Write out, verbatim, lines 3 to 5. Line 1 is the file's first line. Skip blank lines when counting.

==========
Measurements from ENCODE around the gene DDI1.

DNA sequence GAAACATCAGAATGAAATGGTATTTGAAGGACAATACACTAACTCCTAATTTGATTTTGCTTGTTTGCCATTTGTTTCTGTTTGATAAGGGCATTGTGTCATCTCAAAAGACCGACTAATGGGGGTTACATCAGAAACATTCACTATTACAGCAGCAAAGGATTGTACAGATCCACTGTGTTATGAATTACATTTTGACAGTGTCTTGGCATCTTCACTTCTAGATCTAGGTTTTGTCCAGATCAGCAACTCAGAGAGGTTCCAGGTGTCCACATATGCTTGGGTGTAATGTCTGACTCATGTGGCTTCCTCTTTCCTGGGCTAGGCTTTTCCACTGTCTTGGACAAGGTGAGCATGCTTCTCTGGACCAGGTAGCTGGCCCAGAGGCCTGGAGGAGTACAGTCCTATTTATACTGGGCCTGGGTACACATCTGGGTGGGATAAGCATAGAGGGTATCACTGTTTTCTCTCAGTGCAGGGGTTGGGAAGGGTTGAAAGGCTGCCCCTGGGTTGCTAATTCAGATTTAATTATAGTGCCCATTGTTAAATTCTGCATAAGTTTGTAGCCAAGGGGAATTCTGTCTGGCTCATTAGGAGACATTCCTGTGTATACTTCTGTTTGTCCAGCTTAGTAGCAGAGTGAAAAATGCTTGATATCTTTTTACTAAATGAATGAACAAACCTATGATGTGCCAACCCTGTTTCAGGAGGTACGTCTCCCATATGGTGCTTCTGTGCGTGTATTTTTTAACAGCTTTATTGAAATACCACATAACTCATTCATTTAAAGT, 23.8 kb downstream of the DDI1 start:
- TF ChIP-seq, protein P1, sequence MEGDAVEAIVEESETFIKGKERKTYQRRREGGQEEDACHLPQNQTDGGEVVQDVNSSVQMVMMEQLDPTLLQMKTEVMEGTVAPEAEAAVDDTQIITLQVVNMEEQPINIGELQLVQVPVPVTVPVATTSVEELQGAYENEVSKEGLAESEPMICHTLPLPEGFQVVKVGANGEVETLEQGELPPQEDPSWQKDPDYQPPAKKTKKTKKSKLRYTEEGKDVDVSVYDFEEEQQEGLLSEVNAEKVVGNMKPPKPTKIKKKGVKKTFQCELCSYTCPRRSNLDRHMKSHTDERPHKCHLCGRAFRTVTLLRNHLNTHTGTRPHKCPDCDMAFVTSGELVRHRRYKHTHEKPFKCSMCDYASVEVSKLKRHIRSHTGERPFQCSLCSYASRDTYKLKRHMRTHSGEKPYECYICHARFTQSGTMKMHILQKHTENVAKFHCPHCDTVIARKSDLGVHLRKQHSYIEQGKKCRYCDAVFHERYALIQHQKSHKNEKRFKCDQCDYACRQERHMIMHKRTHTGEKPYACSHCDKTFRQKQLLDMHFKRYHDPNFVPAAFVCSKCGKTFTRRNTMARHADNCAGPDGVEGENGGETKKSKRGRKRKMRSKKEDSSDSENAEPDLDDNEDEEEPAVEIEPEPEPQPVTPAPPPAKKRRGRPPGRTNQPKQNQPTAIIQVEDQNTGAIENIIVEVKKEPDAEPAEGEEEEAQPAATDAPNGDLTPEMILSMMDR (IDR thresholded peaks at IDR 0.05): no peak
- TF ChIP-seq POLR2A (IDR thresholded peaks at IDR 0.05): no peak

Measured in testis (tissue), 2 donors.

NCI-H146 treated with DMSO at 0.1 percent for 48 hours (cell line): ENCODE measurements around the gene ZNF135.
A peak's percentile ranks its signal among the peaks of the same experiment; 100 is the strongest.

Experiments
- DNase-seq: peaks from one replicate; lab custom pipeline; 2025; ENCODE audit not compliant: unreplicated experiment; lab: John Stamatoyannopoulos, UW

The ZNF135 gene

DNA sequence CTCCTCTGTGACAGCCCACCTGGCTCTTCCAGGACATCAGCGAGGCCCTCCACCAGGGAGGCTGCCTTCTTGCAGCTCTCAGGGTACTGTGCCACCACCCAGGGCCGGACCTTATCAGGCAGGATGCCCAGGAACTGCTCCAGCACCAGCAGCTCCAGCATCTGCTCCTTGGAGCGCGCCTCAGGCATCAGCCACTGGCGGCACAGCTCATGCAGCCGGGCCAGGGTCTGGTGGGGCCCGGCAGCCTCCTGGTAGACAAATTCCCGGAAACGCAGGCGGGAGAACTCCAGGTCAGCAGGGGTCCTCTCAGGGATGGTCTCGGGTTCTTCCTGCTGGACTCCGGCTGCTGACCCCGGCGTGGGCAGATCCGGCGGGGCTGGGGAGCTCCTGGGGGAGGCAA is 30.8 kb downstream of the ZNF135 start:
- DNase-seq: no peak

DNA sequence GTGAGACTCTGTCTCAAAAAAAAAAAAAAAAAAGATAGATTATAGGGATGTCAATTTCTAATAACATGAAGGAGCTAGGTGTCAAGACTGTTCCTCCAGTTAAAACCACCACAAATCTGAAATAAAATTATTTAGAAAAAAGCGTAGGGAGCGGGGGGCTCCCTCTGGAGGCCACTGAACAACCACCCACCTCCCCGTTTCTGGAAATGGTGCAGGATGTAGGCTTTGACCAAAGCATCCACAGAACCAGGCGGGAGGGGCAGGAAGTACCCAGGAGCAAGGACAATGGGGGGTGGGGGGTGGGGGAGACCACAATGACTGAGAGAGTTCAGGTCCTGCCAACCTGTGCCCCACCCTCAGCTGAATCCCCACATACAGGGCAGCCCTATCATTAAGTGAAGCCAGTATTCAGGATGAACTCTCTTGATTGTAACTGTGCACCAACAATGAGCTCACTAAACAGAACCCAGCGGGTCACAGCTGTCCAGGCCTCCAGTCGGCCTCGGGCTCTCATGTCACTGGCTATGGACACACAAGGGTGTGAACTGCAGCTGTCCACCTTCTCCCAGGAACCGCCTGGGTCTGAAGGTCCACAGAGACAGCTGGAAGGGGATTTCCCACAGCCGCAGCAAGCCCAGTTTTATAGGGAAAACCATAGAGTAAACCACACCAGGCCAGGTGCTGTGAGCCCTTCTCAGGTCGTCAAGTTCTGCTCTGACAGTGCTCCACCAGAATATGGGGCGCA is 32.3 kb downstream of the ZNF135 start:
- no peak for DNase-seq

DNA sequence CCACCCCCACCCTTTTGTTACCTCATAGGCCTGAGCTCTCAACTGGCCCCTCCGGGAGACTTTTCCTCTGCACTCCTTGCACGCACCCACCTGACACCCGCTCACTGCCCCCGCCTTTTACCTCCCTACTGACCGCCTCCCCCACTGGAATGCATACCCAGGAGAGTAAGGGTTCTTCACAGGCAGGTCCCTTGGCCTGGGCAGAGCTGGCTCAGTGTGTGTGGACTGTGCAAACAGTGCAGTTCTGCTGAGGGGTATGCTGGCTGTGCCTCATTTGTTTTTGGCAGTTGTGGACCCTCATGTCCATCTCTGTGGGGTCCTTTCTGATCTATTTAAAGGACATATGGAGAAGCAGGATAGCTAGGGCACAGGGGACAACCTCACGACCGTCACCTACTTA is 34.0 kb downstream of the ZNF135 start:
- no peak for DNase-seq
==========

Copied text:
- TF ChIP-seq, protein P1, sequence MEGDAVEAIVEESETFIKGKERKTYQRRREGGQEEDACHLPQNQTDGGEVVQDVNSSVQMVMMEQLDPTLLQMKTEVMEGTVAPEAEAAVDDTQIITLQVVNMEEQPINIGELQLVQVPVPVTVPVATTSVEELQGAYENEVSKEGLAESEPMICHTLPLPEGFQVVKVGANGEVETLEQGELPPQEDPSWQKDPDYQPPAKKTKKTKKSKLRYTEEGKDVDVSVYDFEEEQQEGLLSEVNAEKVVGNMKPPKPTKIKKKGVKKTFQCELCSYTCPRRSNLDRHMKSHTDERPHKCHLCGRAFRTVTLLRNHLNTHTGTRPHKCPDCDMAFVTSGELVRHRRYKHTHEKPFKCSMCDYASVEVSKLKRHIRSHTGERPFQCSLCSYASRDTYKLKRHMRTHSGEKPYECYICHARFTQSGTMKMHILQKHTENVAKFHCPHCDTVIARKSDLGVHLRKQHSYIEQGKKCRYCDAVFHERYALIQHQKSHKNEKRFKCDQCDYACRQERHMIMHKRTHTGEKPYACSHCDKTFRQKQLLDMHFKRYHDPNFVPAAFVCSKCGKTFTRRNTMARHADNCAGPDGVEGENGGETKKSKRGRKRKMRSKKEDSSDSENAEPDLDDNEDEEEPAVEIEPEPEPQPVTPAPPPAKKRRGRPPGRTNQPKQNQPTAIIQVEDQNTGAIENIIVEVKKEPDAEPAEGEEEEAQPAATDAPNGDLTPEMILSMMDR (IDR thresholded peaks at IDR 0.05): no peak
- TF ChIP-seq POLR2A (IDR thresholded peaks at IDR 0.05): no peak

Measured in testis (tissue), 2 donors.